Constitution's 225th Anniversary: 'Fifth Page' on Display

09/14/2012
       
Constitution's 225th Anniversary: 'Fifth Page' on Display

The National Archives displayed publicly today the "fifth page" of the Constitution. Today the National Archives publicly displayed for the first time the "fifth page" (transmittal page) of the Constitution in conjunction with the celebration of the 225th anniversary of the ratification of the Constitution on Monday, September 17.

The full-text and image of the "fifth page" were also provided online. Furthermore, just last week the National Archives posted a 3-minute video (see below) showing the conservation treatment and re-encasement of the document.

For those of us interested in the compact theory of the union and state nullification of unconstitutional federal laws, this transmittal page serves to buttress our belief that the states created the federal government by means of their joint production of and ratification of the Constitution, and therefore individual states are empowered to nullify federal laws within their borders that are not authorized by the Constitution.

The transmittal page begins with:

In Convention, Monday September 17th 1787.

Present

The States of

New Hampshire, Massachusetts, Connecticut, Mr. Hamilton from New York, New Jersey, Pennsylvania, Delaware, Maryland, Virginia, North Carolina, South Carolina and Georgia.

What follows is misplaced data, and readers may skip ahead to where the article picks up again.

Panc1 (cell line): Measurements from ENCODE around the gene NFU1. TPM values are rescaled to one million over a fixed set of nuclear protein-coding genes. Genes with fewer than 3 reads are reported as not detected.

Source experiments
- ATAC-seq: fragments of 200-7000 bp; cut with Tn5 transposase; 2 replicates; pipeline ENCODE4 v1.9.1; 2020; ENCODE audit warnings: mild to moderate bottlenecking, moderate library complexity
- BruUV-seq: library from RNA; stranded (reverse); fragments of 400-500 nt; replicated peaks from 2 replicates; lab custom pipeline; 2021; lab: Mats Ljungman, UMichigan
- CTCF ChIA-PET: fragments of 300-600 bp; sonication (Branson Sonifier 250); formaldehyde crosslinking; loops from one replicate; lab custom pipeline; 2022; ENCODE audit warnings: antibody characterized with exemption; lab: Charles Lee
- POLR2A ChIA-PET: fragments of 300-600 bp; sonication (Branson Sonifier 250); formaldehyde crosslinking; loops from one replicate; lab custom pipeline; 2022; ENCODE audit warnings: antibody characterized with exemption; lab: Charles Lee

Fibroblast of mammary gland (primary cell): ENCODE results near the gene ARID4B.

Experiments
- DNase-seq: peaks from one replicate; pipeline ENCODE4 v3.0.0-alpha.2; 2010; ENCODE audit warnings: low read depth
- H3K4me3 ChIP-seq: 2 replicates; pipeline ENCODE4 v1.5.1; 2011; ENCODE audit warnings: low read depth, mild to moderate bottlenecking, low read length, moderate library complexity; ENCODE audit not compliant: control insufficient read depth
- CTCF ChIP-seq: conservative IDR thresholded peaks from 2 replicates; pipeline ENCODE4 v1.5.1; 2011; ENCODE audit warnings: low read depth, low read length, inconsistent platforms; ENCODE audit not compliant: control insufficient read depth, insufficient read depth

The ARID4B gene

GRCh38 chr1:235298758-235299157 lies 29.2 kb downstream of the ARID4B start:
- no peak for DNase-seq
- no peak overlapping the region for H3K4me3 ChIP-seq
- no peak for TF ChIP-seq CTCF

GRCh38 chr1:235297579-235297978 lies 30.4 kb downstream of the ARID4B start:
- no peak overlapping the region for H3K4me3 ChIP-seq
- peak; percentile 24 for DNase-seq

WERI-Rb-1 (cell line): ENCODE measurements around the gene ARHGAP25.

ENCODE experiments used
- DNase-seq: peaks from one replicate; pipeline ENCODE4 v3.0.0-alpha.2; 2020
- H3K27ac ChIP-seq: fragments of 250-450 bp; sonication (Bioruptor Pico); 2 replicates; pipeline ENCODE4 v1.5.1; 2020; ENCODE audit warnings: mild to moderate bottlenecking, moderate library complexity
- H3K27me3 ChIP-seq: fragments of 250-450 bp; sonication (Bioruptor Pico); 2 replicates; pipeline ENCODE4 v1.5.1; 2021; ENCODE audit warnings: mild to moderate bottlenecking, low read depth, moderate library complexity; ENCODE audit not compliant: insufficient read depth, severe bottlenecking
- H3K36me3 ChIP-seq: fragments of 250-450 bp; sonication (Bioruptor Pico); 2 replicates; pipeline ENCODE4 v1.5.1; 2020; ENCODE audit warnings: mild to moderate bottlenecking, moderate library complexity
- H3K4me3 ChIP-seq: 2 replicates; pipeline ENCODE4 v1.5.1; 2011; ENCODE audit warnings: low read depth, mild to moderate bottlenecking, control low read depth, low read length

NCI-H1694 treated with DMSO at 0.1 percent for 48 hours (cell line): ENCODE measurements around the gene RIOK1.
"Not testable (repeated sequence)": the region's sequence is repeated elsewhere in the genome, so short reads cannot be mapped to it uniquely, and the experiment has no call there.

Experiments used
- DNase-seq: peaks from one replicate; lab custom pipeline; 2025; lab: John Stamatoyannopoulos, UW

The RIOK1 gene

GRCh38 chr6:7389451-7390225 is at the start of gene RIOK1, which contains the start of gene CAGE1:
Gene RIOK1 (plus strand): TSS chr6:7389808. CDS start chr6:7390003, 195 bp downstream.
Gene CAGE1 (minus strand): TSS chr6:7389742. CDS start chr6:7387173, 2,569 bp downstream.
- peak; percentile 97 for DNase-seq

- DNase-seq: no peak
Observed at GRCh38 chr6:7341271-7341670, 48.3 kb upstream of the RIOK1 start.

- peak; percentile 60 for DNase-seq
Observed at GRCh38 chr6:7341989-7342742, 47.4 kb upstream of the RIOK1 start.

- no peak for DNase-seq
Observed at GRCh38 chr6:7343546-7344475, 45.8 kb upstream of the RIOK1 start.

This listing of the individual states serves to emphasize that it was the states, not "the people," that were meeting in convention to devise the Constitution.

The body of the transmittal page consists of two resolutions that were being transmitted to "the United States in Congress assembled" by "the unanimous Order of the Convention."

These two resolutions serve to illustrate how the states in their meeting known as the Constitutional Convention had just created a new Constitution, not a mere revision of the existing Articles of Confederation, by specifying a ratification procedure based on the agreement of nine state conventions which was wholly different from the unanimous consent of thirteen states requirement of the Articles. Furthermore, this superior-inferior relationship between the Constitutional Convention and the Confederation Congress provides a useful example of how a modern-day constitutional convention would have the inherent power to exceed any restrictions placed on it by Congress or state legislatures.

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